Monday, July 28, 2014

Getting all "game theory" on your asses...

MDA: A Formal Approach to Game Design and Game Research
Authored by Robin Hunicke, Marc LeBlanc, Robert Zubek

I downloaded this doc (above) a while back, "re-discovered" it floating around my desktop this morning, and thought I'd share it with all of you. I think I may have originally found it on the internet while googling my name in relation to game design, as you'll notice one of the authors is a "Marc LeBlanc" (no relation to yours truly).

Here's the paper's abstract:
In this paper we present the MDA framework (standing for Mechanics, Dynamics, and Aesthetics), developed and taught as part of the Game Design and Turning Worshop at the Game Developers Conference, San Jose 2001-2004.

MDA is a formal approach to understanding games – one which attempts to bridget the gap between game design and development, game criticism, and technical game research. We believe this methodology will clarify and strengthen the iterative processes of developers, scholars and researchers alike, making it easier for all parties to decompose, study and design a broad class of game designs and game artifacts.

"MDA" (Mechanics-Dynamics-Aesthetics) is a game design framework used a tool in game analyzation. It breaks a game into three components (mechanics, dynamics, and aesthetics... duh), and provides "precise definitions" for each, as a way of understanding how they relate to one another, as well as how they relate to the player experience. From wikipedia:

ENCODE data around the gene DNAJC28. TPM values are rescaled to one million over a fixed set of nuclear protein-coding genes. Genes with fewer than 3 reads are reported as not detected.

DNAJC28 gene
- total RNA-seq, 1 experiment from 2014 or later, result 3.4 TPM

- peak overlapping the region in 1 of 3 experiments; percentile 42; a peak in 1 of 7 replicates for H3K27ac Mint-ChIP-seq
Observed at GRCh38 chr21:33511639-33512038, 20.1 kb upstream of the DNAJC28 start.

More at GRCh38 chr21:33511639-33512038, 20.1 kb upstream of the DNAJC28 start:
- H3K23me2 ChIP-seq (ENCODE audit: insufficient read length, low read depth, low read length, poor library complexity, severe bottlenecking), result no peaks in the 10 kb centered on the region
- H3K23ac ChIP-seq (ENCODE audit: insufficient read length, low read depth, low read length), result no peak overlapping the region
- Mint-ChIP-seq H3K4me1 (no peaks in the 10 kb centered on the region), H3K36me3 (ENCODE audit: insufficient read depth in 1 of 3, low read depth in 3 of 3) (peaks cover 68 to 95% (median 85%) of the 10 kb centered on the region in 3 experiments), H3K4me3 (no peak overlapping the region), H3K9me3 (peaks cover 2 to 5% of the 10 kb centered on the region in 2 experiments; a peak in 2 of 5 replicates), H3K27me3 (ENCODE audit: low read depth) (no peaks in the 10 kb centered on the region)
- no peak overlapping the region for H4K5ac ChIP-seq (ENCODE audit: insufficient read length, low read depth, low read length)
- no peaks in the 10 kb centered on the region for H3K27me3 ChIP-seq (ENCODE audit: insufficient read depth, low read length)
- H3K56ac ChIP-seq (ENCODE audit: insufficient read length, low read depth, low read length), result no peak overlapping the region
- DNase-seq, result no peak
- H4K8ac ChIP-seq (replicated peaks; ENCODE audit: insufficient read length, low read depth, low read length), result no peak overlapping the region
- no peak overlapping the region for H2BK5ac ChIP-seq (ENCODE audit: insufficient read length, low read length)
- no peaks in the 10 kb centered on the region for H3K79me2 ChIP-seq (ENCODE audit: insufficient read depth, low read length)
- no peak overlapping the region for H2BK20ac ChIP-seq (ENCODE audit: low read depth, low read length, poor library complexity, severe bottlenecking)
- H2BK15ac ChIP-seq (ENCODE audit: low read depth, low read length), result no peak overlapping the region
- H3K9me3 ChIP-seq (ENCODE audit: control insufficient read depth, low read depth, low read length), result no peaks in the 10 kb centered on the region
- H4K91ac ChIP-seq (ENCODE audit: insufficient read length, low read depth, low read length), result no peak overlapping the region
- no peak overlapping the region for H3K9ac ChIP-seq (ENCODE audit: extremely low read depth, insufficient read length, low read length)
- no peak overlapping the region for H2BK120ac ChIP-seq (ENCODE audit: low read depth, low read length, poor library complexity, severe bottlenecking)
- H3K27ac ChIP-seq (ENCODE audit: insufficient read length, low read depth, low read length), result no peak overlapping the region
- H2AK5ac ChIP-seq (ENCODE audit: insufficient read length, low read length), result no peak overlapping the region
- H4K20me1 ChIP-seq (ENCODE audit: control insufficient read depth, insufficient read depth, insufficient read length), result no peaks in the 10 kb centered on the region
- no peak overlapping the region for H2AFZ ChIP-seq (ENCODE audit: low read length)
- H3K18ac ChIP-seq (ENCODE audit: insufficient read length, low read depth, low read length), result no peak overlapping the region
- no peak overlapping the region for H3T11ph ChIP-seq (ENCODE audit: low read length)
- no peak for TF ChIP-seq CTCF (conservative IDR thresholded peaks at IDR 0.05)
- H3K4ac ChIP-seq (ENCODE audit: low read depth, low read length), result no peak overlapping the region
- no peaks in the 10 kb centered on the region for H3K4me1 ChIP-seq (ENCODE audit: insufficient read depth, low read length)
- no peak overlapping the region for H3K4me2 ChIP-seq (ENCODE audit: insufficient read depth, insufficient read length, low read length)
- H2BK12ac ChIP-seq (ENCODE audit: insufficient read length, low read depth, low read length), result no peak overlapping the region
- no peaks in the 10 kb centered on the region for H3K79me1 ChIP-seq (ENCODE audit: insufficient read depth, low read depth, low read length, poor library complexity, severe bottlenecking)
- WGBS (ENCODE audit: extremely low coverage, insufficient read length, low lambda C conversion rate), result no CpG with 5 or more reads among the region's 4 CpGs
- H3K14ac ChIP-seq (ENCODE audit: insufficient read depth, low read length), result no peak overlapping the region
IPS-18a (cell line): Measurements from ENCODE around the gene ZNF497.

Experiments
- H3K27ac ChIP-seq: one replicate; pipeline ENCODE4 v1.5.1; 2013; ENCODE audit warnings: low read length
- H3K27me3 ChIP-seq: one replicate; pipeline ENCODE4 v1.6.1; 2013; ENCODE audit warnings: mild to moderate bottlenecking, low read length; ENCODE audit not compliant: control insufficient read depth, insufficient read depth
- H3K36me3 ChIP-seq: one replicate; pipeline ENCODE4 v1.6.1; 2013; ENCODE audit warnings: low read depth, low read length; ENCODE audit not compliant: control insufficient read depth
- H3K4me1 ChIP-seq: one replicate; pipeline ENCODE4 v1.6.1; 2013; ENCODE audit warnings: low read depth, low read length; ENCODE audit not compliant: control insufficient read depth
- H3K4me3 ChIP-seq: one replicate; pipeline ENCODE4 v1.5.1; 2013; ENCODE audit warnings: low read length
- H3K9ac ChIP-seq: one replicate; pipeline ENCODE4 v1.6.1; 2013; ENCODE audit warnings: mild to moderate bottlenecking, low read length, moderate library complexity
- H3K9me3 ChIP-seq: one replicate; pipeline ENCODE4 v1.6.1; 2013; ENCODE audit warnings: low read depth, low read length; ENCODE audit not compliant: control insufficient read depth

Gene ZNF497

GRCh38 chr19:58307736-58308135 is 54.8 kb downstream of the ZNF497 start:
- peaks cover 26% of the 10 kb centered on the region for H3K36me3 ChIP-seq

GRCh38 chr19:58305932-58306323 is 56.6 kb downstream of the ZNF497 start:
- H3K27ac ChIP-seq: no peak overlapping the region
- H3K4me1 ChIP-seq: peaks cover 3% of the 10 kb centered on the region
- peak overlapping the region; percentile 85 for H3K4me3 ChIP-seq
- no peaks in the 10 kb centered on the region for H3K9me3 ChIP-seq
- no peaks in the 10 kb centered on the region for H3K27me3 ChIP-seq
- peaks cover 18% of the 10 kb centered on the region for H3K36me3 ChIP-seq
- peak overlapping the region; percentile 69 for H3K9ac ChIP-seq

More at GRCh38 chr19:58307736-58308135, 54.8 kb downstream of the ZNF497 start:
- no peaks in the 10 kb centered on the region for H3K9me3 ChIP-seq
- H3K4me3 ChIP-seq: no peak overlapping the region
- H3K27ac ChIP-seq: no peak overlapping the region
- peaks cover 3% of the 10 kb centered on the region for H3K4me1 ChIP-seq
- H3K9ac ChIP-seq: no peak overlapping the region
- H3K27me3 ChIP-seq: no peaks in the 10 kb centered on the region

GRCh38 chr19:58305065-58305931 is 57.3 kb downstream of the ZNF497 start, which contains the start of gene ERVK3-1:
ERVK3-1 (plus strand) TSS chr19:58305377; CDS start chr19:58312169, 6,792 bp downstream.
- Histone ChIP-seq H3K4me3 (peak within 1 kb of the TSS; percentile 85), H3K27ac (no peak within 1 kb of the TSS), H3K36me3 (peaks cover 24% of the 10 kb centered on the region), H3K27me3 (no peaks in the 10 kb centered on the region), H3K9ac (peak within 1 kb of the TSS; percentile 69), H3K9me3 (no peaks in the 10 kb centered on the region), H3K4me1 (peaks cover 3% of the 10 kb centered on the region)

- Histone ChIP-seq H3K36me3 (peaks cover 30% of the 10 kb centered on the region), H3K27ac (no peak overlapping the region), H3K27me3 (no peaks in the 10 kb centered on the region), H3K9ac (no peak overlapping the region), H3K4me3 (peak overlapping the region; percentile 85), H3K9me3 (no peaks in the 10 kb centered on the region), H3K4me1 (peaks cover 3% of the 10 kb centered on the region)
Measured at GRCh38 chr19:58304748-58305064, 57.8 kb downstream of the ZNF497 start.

Mechanics are the base components of the game -
its rules, every basic action the player can take in the game,
the algorithms and data structures in the game engine etc.

Dynamics are the run-time behavior of the mechanics
acting on player input and "cooperating" with other mechanics.

Aesthetics are the emotional responses evoked in the player -
joy, frustration, fantasy, fellowship.

I could go on here and list a bunch of other stuff from Marc's website (including his classification of "eight kinds of 'fun'"), but I'll just send you his to web page instead. Dig through the stuff there, and feel free to comment below on what strikes your interest and feels particularly relevant to you and why. (I, myself, am overwhelmed with client work right now, so I have not had too much of a chance to dig, and will likely have little chance to respond right away, but don't let that stop you.)

1 comment:

  1. Thanks for this! Very useful as I re-tune my Digital Narratives class (essentially a "writing the stuff that goes in video games" class) for next spring!